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8 thoughts on “ The Family Cat - Furthest From The Sun (Cassette, Album)

  1. Hailing from Yeovil, Somerset, UK. The five piece started making a name for themselves shortly after their formation, signing to Bad Girl in Releasing just one album, "Tell 'Em We're Surfin'" and a handful of singles before moving to London and signed to Dedicated where they released a further two albums and numerous singles before calling it a day toward the end of
  2. View credits, reviews, tracks and shop for the DOLBY HX PRO B NR Cassette release of The Family on Discogs. Label: Paisley Park - 9 ,Paisley Park - • Format: Cassette Album DOLBY HX PRO B NR • Country: US • Genre: Electronic, Jazz, Funk / .
  3. Aug 28,  · The Family Cat - Furthest From the Sun () Furthest From the Sun, is an untrendy, unsexy post-post-punk album, to nail a genre to it. More poignantly, it's sonically impressive, possessing a sense of dynamics that sounded out of place then just as much as it does today. It''s faint psychedelic, swirling guitar fills derive just as much.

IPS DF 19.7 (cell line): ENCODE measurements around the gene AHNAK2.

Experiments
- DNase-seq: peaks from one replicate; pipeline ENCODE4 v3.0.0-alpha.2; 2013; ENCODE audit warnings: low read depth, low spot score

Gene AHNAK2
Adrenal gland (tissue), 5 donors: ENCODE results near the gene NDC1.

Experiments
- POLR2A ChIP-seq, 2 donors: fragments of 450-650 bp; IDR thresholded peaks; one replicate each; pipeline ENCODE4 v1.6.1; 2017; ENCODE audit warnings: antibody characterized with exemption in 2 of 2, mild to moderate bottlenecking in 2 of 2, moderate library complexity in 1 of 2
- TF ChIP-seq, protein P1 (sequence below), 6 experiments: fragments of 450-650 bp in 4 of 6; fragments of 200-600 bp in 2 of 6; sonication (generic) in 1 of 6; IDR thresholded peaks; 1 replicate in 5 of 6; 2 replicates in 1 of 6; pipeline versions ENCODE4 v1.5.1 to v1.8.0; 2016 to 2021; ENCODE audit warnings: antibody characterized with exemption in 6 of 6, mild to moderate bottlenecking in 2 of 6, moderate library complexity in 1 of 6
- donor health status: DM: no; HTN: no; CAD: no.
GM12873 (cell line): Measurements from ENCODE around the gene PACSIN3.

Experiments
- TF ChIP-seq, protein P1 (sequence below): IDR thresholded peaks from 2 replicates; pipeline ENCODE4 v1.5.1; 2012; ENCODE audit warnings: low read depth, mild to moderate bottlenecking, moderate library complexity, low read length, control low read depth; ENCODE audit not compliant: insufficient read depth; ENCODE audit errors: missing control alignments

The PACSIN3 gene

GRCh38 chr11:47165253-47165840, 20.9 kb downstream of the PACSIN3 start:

4. The Family Cat were an alternative rock band formed in London in Members included Paul Frederick (vocals/guitar), Stephen Jelbert (lead guitar), Tim McVay (rhythm guitar), John Graves (bass) and Kevin Downing (drums).
  5. Family Cat - Furthest From the Sun - Music. Skip to main content. Try Prime EN Hello "You gotta be a real sour square not to love the nutty noisy happy handsome Family Cat" Read more. 3 people found this helpful. Helpful. out of 5 stars Great album. Reviewed in the United Kingdom on November 22, /5(4).
  6. The Family Cat Biography by Jason Ankeny + Follow Artist. Formed in Yeovil, England in , the noisy Family Cat comprised vocalist Paul Frederick, guitarists Stephen Jelbert and Tim McVay, bassist John Graves and drummer Kevin Downing. After making their London Read Full Biography.
  7. The Family Cat placed several singles on the UK Indie Chart including "Steamroller". Between and , the band recorded three Peel Sessions at Maida Vale Studios, and were included in John Peel's Festive Fifty in They also grabbed headlines by naming one of their songs "Bring Me the Head of Michael Portillo".

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